Submission deadline: September 15, 2010
Please email a 300-word abstract to firstname.lastname@example.org
You can find a submission form and guidelines at: http://www.wmich.edu/medieval/congress/sessions.html
CULTURES, COMMUNITIES AND CONFLICTS IN THE MEDIEVAL MEDITERRANEAN, 4, 5 AND 6 JULY 2011, UNIVERSITY OF SOUTHAMPTON (UNITED KINGDOM)
BIANNUAL CONFERENCE OF THE SOCIETY FOR THE MEDIEVAL MEDITERRANEAN
Professor Graham Loud (University of Leeds)Professor Anna Contadini (SOAS, London)
The University of Southampton is proud to host the 2011 biannual conference of the Society for the medieval Mediterranean. This three-day conference will bring together scholars to explore the interaction of the various peoples, societies, faiths and cultures of the medieval Mediterranean, a region which had been commonly represented as divided by significant religious and cultural differences. The objective of the conference is to highlight the extent to which the medieval Mediterranean was not just an area of conflict but also a highly permeable frontier across which people, goods and ideas crossed and influenced neighbouring cultures and societies. We invite papers, together with abstracts, in the fields of archaeology, art and architecture, ethnography, history (including the history of science and medicine), languages, literature, music, philosophy and religion, and specifically on the following topics:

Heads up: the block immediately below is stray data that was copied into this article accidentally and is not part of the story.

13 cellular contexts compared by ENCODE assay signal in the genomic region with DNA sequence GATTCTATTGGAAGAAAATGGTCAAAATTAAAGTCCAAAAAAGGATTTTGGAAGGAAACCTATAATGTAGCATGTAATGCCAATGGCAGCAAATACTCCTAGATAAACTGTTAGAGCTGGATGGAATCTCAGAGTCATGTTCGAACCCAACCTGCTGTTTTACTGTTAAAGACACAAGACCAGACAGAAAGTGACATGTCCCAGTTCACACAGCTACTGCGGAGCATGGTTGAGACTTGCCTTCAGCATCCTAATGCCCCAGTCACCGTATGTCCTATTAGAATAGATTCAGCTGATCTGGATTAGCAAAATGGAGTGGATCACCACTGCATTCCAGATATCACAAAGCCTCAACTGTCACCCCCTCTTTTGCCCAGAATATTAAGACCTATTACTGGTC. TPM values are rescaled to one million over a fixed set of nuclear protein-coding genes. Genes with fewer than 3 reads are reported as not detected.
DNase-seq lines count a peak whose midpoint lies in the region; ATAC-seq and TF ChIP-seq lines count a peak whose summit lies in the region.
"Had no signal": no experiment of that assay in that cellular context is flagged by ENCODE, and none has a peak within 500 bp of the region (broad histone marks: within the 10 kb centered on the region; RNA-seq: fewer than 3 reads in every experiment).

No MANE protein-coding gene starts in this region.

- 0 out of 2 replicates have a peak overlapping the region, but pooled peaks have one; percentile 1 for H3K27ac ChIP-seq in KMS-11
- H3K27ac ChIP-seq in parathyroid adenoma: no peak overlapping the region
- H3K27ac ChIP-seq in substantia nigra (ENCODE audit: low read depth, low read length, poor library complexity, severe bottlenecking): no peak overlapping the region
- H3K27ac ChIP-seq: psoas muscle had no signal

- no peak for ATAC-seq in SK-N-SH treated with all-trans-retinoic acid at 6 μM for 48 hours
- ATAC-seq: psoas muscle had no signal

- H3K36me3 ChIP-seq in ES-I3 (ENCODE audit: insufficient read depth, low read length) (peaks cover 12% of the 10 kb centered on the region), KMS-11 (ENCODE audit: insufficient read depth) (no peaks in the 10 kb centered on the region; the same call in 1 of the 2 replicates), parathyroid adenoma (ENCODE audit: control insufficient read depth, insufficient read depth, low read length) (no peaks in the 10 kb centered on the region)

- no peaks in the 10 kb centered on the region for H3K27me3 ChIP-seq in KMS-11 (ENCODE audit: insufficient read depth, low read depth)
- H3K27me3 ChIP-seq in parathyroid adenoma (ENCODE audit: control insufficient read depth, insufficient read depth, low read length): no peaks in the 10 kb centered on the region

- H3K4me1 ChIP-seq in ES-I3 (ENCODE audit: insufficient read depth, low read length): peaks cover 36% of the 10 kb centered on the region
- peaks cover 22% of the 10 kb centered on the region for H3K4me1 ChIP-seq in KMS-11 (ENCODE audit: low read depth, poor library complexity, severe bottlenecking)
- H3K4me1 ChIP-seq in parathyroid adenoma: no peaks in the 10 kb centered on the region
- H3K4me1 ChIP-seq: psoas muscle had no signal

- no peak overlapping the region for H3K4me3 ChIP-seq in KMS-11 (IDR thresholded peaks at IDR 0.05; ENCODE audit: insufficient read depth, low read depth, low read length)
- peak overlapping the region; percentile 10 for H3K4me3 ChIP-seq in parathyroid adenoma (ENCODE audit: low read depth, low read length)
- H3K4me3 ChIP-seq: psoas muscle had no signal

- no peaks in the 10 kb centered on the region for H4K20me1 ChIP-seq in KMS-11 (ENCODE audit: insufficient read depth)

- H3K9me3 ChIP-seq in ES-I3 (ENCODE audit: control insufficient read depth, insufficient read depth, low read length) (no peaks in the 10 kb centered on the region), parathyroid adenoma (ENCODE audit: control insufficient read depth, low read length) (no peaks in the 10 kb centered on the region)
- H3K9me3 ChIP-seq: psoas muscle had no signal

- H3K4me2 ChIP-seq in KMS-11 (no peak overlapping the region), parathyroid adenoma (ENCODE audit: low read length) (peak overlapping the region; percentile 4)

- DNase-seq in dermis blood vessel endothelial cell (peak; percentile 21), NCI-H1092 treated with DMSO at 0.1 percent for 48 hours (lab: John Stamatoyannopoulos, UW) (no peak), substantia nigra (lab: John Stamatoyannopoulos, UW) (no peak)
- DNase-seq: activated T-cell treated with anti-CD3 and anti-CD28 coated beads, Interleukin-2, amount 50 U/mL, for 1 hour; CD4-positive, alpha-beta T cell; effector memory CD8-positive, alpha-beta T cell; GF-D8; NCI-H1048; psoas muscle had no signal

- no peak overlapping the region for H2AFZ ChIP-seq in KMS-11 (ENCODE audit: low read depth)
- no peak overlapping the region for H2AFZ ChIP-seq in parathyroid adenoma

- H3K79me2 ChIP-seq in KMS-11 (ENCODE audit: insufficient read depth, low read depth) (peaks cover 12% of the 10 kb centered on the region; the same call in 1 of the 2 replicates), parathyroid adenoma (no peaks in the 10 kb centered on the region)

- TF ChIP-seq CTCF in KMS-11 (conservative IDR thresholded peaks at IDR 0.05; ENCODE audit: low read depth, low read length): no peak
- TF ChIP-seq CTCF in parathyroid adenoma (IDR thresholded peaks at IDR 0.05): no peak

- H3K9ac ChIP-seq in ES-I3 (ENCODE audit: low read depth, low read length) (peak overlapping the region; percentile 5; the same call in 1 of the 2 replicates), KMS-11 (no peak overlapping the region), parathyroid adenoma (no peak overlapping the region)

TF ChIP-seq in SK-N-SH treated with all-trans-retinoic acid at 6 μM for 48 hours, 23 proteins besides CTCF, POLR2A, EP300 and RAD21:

· Activities of missionary orders
· Artistic, literary and musical exchange
· Byzantine and Muslim navies
· Captives and slaves
· Cargoes, galleys and warships
· Costume and vestments
· Judaism and Jewish Mediterranean History
· Material Culture
· Minority Populations in the Christian and Islamic Worlds.
· Mirrors for Princes
· Music, sacred and secular
· Port towns/city states
· Relations between Jews, Christians and Muslims.
· Religious practices: saints, cults and heretics
· Scientific exchange, including astronomy, medicine and mathematics
· Seafaring, seamanship and shipbuilding
· Sufis & Sufi Orders in North Africa and the Levant
· Sultans, kings and other rulers
· Trade and Pilgrimage
· Travel writing
· Warfare: mercenaries and crusaders
Please send abstracts of papers of 300 words maximum together with a brief CV to the organisers, Dr Francois Soyer (email@example.com) and Dr Rebecca Bridgman (firstname.lastname@example.org). Please send any other enquiries to this address too. The deadline for the submission of abstracts is the beginning of October.